Canadian Underwriter

When OSFI will talk to industry about draft reinsurance rules

November 29, 2019   by Greg Meckbach

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The federal insurance regulator – silent during the election campaign on proposed changes to reinsurance – plans to talk to the industry after the holidays, a senior official with the federal Office of the Superintendent of Financial Institutions (OSFI) said Thursday.

“We are re-looking at some of the changes in the paper and after Christmas we intend to go back to the industry for more public discussion around the changes we are contemplating, so we will see what happens,” said Neville Henderson (pictured, right), the assistant superintendent of OSFI who runs the insurance supervision sector, during a “fireside chat” at the Metro Toronto Convention Centre with Chris Cornell (pictured, left), KPMG Canada’s national sector leader for insurance.

Henderson was referring to draft revised Guideline B-3: Sound Reinsurance Practices and Procedures, released this past June by OSFI.

If implemented with no changes, the guideline would substantially increase the amount of capital some insurers would have to hold in Canada, Insurance Bureau of Canada says.

“I don’t think we ever produced a document that was so well read,” Henderson said at KPMG Canada’s 28th annual insurance conference.

OSFI had been keeping quiet on the proposed new reinsurance guideline during the federal election campaign.

Cornell asked Henderson for his view on Guideline B3 and whether Henderson could address concerns from property and casualty insurance professionals attending KPMG’s annual one-day conference, held Nov. 28.

Several things drove OSFI’s decision to release a new draft guideline.

“The reinsurance guideline had not been looked at for over a decade, so things age and there had been huge changes in the industry,” said Henderson. “All of a sudden we saw very significant increases in certain categories without an increase in the capital retained in Canada to match the liabilities and no discussion of the counter-party risk associated with that.”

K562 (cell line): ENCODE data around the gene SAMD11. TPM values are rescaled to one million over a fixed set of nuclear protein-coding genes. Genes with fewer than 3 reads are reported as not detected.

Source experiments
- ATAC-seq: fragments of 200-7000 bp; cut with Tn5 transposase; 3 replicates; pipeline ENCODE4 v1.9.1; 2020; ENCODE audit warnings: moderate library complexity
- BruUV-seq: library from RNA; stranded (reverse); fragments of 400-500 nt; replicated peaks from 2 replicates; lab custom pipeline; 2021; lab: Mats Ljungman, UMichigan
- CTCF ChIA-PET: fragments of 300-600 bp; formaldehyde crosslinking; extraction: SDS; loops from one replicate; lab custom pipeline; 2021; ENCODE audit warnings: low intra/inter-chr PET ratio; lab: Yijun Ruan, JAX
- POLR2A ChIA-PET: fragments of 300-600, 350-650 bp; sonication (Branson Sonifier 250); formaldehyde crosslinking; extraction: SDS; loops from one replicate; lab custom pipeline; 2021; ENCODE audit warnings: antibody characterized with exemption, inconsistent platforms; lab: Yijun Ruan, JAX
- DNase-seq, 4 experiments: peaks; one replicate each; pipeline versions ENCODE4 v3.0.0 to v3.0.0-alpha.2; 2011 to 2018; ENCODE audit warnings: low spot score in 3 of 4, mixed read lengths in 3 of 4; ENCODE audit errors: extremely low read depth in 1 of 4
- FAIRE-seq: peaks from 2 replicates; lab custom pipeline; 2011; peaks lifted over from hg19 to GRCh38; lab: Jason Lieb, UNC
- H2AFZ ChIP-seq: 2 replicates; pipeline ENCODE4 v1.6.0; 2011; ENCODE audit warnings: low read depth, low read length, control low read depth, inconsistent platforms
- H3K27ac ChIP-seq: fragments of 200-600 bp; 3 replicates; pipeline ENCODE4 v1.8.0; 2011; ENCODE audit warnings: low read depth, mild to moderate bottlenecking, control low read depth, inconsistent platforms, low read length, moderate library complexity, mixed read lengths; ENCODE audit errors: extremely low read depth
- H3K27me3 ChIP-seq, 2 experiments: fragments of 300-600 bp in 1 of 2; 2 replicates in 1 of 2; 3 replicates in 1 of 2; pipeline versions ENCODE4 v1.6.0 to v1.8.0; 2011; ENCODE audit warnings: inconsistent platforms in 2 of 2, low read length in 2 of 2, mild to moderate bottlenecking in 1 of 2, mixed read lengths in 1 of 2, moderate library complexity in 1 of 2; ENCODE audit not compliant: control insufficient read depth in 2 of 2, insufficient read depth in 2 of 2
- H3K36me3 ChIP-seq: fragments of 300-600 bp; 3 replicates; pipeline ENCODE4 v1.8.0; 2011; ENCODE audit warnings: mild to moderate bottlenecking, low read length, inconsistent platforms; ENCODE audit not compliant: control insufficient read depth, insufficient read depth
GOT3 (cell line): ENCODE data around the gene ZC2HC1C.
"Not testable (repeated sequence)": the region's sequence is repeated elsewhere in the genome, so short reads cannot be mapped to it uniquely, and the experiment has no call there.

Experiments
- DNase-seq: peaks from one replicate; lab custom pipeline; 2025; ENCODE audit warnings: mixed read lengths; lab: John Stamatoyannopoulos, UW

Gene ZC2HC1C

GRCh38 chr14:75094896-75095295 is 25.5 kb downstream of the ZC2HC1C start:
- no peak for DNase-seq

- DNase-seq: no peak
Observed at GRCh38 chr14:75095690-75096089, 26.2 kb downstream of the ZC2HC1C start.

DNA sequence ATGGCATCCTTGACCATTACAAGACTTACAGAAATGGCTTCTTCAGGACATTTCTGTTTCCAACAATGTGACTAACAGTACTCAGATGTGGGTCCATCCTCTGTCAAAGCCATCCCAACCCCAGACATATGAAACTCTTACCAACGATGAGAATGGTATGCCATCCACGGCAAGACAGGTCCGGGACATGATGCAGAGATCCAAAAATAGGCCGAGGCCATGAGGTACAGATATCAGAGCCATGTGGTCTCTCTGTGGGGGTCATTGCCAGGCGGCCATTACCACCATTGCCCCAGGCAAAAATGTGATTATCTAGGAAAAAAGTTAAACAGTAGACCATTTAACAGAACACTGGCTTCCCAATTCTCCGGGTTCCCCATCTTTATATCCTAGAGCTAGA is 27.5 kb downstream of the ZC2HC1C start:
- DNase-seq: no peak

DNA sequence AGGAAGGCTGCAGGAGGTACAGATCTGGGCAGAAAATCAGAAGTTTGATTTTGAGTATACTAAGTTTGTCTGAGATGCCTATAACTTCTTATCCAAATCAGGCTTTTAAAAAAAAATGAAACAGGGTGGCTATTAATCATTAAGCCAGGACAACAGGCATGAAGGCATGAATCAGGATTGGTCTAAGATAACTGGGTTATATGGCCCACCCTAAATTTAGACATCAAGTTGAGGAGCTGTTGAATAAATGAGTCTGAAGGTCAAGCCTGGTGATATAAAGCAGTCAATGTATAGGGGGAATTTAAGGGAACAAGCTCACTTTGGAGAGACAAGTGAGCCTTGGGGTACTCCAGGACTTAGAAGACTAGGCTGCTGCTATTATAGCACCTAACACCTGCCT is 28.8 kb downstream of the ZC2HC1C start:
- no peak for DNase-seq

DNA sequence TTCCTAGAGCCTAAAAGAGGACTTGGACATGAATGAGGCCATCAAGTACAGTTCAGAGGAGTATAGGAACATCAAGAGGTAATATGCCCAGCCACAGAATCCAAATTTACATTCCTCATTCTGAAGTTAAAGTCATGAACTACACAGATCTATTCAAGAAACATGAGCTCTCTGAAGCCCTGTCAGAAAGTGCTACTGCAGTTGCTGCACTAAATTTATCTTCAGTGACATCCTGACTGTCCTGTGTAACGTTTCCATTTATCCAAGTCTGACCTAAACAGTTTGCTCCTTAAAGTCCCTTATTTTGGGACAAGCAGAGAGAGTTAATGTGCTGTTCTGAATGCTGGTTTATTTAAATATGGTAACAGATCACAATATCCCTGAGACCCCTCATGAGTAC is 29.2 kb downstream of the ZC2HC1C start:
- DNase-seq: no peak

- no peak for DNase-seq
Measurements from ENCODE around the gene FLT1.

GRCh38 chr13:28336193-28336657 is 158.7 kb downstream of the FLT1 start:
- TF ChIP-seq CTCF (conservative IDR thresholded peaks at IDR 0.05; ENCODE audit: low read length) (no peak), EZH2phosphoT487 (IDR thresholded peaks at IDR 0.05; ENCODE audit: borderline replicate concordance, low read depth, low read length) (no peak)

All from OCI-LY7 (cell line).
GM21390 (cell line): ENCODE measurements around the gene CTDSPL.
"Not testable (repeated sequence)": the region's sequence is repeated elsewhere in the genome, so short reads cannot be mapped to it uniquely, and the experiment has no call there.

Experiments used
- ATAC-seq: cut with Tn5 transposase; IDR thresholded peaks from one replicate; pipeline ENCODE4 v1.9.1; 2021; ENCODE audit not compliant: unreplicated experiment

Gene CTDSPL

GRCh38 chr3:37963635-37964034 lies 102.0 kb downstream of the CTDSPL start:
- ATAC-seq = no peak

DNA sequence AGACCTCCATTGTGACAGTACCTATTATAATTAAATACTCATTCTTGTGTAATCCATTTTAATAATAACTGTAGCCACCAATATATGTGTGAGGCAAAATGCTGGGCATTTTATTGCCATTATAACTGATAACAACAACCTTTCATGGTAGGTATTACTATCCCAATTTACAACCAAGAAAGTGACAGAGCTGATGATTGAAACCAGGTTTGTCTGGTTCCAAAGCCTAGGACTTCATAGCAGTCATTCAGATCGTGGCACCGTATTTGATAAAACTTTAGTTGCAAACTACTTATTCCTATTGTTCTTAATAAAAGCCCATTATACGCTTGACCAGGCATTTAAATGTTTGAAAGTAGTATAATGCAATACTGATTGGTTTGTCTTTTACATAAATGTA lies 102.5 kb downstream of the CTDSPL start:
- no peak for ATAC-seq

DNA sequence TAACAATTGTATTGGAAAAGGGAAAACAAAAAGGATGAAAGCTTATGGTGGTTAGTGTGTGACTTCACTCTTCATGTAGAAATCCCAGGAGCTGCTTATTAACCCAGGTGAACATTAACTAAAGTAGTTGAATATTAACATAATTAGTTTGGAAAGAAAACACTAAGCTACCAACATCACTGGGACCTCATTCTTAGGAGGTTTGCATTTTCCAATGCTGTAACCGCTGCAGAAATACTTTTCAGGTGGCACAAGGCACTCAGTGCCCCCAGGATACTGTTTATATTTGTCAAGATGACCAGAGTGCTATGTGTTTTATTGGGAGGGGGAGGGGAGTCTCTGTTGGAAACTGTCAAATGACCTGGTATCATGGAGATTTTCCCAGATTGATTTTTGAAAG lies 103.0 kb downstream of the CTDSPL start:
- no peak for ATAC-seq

OSFI officials said earlier the regulator has been concerned about insurers rapidly increasing the amount of commercial risk they cover, and ceding a substantial portion of that risk offshore to reinsurers not registered in Canada. In situations like these, the carriers’ exposures are rising without a corresponding increase of capital in Canada. So OSFI is concerned about a scenario where the unregistered non-Canadian reinsurer fails.

“Smaller companies transfer a lot of their risks to the reinsurer and we allow them to transfer risk to third parties, but what we require is comprehensive understanding of the counter party risk,” Henderson said Thursday at the KPMG Insurance Conference.

OSFI’s proposed guideline would have required some insurers to triple their capital base in Canada, IBC CEO Don Forgeron said this past September at the National Insurance Conference of Canada.

This past Thursday, Forgeron noted OSFI plans to re-evaluate its proposal.

“We expect the focus will be narrower. We hope the demands will be less onerous,” Forgeron said at the Commercial Insurance Symposium, a separate event held Nov. 28 by IBC at the Toronto Region Board of Trade.

“We appreciate the willingness of OSFI to re-examine their proposal – and we look forward to continuing to work together,” Forgeron said.

Meanwhile, at the KPMG Insurance Conference, Henderson said OSFI is looking for input from the industry on reinsurance rules.

“We put a line in the sand – ‘This is what we are going to do so give us the information and convince us otherwise,’” Henderson said of Guideline B3. “It has had a significant reaction and I suspect there is some veracity to the issues they are raising. That’s fine. We need to understand them and we are pleased to discuss it with the industry.”

KPMG Canada normally includes a one-on-one with OSFI’s point person for insurance at its annual conference

“We are trying to figure out how many times Neville has been on this stage,” Cornell said Thursday. “I think on Saturday Night Live, if you host five times, you get a special jacket or something so I think next year will be five, so we will think of something to give you,” Cornell told Henderson.

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